Cullin's Holmes is a rather nice old fellow. He's still the exceptionally acute observer he always was, but age has added a welcome layer of humanity to his character. Not only has he lost "the arrogance of my youth", but as he points out, he never was the person people took him to be - he never wore a deerstalker or smoked a pipe, these - he says - were just figments of the illustrator's imagination; and he's quite willing to admit that he and John ("you know, I never did call him Watson--he was John, simply John") bungled a number of important cases but "of course, who wants to read about the failures?"   (Reviewed by BookBrowse Review Team).

Full Review Members Only (270 words).

Media Reviews

Publishers Weekly

This look at Holmes near his natural death is a delight and a deeply satisfying read... Cullin's work is hard to pigeonhole-Texas noir (Tideland; Branches), coming-of-age novel (Whompyjawed), academic satire (The Cosmology of Bing)-but his talent is undeniable.

Kirkus Reviews

This extra layer of realistic complexity makes Cullin's immensely moving seventh outing one of the best of all the Holmes pastiches. A talented writer's bold step forward. Let's hope Cullin isn't finished with Sherlock Holmes.

Booklist - Stephanie Zvirin

Under Cullin's sure hand, the vibrant, assured detective we know gives way to a man who looks back with regret at missed opportunities in a manner that makes the larger-than-life figure surprisingly human.

Author Blurb Audrey Niffenegger, author of The Time Traveler's Wife
Mitch Cullin has written a loving, sad tale of Sherlock Holmes in the era of Hiroshima, a Holmes who is not entirely sure of his powers, but who has come into his own humanity. When I was a child I believed that Holmes was a real person. After reading A Slight Trick of the Mind, I know he is.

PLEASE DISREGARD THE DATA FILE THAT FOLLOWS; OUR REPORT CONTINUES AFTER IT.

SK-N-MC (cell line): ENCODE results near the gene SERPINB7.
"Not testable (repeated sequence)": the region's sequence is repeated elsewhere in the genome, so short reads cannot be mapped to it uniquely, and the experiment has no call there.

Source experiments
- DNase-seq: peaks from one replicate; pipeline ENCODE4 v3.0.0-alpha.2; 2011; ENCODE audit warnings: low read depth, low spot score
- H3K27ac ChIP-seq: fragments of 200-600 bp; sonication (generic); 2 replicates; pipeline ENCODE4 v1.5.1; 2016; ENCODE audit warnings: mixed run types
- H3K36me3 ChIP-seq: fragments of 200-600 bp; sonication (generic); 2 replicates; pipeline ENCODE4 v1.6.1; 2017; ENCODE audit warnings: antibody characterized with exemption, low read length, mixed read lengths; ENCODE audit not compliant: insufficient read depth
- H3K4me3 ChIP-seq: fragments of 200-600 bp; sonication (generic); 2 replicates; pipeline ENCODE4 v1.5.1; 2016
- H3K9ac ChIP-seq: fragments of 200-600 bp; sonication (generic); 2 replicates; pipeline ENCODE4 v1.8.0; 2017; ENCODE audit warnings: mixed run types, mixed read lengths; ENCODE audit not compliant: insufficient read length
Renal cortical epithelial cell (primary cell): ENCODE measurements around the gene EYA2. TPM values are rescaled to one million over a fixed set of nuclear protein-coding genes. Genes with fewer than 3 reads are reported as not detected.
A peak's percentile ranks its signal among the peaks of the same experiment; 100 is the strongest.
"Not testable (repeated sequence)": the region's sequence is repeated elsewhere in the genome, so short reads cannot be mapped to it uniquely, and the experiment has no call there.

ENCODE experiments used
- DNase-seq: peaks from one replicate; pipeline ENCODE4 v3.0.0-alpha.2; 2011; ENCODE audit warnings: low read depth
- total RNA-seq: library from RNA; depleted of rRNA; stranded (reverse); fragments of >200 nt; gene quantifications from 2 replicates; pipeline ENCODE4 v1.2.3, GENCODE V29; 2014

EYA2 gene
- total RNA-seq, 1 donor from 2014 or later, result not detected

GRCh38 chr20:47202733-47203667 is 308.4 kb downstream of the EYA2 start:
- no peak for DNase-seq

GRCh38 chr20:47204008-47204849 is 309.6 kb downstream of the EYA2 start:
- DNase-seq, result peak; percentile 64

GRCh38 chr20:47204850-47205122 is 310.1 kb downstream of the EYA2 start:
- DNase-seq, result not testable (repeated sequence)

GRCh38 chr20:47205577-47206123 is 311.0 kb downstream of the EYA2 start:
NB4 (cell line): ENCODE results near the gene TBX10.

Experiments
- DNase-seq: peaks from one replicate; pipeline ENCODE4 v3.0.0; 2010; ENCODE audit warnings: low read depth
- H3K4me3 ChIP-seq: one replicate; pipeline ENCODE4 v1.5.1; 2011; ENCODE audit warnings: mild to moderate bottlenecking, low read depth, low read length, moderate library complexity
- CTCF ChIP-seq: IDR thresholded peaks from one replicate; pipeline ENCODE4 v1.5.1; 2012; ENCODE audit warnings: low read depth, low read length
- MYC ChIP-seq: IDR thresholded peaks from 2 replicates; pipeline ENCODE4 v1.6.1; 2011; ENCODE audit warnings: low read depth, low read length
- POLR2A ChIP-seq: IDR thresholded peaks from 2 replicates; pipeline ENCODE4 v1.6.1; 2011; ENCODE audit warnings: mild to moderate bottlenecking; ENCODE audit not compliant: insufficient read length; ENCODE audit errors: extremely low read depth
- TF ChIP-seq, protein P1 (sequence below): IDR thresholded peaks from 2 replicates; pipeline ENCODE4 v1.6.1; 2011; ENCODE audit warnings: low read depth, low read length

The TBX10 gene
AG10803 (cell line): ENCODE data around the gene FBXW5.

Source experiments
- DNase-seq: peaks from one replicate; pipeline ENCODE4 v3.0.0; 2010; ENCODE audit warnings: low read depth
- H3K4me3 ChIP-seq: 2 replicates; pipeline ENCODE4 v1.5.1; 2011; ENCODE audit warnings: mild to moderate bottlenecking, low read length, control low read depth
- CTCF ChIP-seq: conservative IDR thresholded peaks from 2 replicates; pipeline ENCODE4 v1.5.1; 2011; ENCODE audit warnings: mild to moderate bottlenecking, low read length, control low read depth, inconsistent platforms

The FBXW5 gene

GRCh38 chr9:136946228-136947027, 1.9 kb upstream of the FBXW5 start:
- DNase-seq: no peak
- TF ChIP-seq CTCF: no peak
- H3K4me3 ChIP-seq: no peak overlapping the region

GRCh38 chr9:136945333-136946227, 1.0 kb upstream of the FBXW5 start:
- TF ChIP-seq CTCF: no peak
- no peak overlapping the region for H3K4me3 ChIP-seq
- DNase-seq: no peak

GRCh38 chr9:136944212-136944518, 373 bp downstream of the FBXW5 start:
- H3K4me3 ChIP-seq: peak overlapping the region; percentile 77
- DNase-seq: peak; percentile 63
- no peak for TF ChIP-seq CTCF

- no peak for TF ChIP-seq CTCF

Author Blurb Margot Livesey, author of Banishing Verona: A Novel
As he explores the mysteries of fatherless boys and childless men, Mitch Cullin transports his reader effortlessly from post-war Japan to Edwardian London. A Slight Trick of the Mind is both intricate and absorbing, a novel of unusual range and depth.

Author Blurb Karl Iagnemma, author of On the Nature of Human Romantic Interaction
What a pleasure it was to re-enter Sherlock Holmes's world, and find the aged detective as intelligent and observant as I'd remembered. In Mitch Cullin's imagination, however, Holmes is more pensive and wistful--more human--than ever before. A Slight Trick of the Mind is an elegant meditation on memory and mortality, brilliantly conceived and beautifully written, full of subtlety and wisdom and grace.

Reader Reviews

Kirconnell

The Beekeeper
I really enjoyed this book. It is a different view of the Sherlock Holmes mythology. Readers of Doyle's detective series have always seen Holmes as an energetic younger man at the height of his mental powers, but what would happen when he gets older?...   Read More

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Beyond the Book

Arthur Conan Doyle wrote 60 stories about Sherlock Holmes between 1887 and 1927. Since Doyle's time, many authors have been inspired to write further stories about Holmes. In recent years these have included Laurie R King (the Mary Russell novels), Michael Chabon (The Final Solution - which I found to be disappointing) and now Mitch Cullin.

The armonica - a musical instrument constructed of graduated glass bowls with holes and corks in the center - forms a central role in the case that Holmes relates. ...